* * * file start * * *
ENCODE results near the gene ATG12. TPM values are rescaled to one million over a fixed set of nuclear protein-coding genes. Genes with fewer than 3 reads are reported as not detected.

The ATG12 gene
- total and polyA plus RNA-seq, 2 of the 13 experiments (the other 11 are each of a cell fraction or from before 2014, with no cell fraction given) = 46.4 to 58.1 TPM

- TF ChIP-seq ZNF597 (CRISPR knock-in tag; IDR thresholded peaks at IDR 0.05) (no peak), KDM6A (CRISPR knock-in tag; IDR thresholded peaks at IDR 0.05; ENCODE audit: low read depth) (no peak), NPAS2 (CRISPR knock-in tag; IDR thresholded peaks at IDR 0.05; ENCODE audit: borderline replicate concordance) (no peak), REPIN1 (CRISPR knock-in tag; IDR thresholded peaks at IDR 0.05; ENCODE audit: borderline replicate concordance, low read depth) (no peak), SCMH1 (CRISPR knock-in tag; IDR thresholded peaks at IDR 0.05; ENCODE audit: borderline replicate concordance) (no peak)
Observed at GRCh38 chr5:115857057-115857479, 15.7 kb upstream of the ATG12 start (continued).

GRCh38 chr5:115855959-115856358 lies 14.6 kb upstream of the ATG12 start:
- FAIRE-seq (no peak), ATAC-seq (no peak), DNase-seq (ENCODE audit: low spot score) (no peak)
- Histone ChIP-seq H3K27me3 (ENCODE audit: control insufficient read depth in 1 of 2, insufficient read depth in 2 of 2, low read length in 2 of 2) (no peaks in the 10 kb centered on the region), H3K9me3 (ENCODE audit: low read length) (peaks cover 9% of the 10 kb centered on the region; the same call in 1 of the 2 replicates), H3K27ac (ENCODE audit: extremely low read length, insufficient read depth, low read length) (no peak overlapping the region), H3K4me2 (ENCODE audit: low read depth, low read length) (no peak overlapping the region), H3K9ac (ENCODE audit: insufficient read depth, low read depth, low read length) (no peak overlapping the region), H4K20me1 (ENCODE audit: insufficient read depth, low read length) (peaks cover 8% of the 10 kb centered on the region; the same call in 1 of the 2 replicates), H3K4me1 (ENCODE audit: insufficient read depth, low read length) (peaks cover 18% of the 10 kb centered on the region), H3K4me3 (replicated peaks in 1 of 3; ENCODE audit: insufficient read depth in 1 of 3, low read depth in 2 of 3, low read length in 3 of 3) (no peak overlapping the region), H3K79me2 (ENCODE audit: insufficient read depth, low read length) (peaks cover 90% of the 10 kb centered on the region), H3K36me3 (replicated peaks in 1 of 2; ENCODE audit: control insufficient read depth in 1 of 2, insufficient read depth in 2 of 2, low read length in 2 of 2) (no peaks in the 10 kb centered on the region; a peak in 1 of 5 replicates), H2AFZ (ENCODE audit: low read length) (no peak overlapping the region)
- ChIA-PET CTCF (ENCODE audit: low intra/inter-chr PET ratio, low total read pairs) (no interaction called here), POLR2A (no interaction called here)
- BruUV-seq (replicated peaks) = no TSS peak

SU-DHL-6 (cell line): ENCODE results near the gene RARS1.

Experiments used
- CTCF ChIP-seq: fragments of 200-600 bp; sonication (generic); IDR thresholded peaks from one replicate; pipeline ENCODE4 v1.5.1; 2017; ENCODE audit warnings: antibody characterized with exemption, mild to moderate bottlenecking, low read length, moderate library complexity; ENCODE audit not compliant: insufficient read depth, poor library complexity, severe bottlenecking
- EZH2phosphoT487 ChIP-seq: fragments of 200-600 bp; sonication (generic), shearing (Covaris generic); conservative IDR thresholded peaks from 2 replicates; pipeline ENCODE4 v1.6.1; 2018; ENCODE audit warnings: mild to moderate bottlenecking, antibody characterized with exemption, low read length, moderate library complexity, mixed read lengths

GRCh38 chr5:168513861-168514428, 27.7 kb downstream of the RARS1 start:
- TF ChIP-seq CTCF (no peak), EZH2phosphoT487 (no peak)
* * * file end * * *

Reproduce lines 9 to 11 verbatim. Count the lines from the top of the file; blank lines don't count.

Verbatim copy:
- ChIA-PET CTCF (ENCODE audit: low intra/inter-chr PET ratio, low total read pairs) (no interaction called here), POLR2A (no interaction called here)
- BruUV-seq (replicated peaks) = no TSS peak

SU-DHL-6 (cell line): ENCODE results near the gene RARS1.